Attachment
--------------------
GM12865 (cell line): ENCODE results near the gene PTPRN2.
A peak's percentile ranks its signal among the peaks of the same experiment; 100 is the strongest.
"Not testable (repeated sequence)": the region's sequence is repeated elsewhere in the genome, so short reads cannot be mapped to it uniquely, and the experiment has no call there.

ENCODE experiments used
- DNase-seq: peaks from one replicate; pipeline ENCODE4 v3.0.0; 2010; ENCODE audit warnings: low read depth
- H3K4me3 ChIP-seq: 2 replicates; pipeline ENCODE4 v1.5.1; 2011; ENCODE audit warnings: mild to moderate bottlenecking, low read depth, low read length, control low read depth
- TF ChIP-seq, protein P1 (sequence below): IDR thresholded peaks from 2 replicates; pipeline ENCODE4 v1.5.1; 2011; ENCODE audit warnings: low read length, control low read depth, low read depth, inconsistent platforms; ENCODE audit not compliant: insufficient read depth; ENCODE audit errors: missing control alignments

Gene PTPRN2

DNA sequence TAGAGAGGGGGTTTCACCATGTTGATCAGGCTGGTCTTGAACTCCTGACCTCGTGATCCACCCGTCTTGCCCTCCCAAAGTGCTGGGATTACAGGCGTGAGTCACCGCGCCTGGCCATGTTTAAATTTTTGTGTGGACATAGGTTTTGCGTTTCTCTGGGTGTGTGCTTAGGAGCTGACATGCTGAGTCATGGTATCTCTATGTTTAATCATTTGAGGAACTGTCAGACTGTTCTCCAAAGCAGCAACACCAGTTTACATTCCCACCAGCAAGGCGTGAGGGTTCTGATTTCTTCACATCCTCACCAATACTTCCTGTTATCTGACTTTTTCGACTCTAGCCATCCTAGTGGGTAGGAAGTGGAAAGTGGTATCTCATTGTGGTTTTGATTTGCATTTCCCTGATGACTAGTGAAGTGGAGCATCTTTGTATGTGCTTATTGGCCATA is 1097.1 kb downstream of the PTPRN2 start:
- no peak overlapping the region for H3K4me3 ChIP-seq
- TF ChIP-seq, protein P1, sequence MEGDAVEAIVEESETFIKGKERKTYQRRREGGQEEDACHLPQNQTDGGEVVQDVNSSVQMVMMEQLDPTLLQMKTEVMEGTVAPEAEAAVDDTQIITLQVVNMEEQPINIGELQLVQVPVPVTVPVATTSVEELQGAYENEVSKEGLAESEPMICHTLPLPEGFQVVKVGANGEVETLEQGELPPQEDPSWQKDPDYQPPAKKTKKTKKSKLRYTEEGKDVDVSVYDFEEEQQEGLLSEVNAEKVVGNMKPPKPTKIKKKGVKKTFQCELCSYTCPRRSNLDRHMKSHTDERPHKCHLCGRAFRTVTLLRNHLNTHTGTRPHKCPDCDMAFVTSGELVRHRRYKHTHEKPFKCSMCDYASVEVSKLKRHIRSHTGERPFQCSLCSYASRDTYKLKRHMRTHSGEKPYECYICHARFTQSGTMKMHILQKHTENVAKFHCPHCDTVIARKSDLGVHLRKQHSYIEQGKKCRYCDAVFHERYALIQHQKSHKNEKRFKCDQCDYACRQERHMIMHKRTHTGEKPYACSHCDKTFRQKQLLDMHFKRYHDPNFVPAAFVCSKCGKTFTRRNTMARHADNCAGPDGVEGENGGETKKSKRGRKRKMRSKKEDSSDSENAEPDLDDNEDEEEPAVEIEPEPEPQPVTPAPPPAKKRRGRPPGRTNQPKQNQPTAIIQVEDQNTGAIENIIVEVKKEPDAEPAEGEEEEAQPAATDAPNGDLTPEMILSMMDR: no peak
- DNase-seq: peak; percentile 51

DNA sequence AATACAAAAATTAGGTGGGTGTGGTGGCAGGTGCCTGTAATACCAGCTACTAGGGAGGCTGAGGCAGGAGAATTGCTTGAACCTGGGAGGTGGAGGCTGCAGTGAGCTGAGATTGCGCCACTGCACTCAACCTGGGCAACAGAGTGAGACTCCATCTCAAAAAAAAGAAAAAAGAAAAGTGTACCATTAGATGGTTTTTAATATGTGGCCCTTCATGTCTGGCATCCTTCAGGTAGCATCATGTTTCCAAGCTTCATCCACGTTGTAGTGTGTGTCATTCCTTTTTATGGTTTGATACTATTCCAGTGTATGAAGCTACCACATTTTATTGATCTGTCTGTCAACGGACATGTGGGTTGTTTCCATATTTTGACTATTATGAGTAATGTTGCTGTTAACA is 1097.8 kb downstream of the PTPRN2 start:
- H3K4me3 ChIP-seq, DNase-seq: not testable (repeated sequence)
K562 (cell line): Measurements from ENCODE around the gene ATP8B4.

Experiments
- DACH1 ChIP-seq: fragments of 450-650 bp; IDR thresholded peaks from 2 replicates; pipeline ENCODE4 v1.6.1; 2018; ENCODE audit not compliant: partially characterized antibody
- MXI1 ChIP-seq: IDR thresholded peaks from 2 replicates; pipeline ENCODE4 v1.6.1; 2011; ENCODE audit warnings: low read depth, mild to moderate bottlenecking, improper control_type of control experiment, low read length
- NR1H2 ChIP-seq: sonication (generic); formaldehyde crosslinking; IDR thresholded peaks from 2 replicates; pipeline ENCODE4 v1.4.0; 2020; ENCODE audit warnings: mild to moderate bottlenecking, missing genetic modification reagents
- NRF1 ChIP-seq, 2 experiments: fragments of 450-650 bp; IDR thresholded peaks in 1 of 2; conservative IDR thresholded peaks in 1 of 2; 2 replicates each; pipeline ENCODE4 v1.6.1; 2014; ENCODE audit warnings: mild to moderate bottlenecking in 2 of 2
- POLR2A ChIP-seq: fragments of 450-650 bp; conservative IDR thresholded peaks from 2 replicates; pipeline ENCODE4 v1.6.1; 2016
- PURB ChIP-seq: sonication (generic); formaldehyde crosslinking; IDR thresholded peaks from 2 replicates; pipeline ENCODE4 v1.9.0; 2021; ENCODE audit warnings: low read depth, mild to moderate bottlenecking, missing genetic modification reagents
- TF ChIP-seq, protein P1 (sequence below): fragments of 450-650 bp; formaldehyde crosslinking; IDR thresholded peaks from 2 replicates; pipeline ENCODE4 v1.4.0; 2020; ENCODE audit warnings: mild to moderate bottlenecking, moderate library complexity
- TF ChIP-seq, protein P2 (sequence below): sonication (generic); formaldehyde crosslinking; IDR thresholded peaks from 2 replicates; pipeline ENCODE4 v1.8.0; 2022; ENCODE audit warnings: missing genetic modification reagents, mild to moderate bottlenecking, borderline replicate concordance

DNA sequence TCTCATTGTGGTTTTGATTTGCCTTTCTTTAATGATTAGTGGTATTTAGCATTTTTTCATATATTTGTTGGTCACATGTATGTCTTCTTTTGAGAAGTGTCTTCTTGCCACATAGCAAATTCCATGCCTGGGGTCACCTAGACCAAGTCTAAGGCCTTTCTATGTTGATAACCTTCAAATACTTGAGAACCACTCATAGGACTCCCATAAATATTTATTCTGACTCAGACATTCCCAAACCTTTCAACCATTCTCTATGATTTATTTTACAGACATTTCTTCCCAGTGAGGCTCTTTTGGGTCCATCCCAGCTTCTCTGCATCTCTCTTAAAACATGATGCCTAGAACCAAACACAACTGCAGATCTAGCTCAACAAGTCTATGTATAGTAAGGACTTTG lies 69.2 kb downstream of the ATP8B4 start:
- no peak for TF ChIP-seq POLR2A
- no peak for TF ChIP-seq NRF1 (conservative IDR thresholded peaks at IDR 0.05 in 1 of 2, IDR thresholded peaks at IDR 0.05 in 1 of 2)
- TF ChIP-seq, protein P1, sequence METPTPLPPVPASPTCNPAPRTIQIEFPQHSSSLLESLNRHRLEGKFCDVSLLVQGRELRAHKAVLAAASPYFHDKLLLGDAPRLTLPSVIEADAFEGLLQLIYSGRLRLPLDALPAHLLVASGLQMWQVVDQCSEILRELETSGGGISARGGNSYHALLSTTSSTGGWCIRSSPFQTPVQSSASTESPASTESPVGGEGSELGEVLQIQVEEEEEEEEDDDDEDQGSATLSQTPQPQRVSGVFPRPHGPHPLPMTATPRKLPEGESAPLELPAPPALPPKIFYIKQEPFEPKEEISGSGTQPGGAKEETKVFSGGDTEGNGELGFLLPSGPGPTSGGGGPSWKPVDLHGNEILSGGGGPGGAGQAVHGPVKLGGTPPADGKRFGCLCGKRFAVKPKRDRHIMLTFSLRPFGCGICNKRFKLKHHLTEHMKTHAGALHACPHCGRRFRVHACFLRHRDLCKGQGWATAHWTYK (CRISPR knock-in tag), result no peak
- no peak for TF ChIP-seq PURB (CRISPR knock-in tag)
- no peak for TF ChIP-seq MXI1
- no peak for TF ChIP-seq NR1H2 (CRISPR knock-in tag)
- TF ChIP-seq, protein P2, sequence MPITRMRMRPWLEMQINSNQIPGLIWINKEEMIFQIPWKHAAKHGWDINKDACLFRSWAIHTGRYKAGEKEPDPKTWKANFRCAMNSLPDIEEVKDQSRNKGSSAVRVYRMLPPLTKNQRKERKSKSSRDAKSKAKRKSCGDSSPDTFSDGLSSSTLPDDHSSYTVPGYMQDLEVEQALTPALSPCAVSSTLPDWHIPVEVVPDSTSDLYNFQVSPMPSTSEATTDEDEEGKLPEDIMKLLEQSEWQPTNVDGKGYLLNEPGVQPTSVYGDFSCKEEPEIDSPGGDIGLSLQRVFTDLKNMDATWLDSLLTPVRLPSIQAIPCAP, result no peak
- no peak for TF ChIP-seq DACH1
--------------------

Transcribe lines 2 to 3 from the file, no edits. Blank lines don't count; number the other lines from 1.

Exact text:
A peak's percentile ranks its signal among the peaks of the same experiment; 100 is the strongest.
"Not testable (repeated sequence)": the region's sequence is repeated elsewhere in the genome, so short reads cannot be mapped to it uniquely, and the experiment has no call there.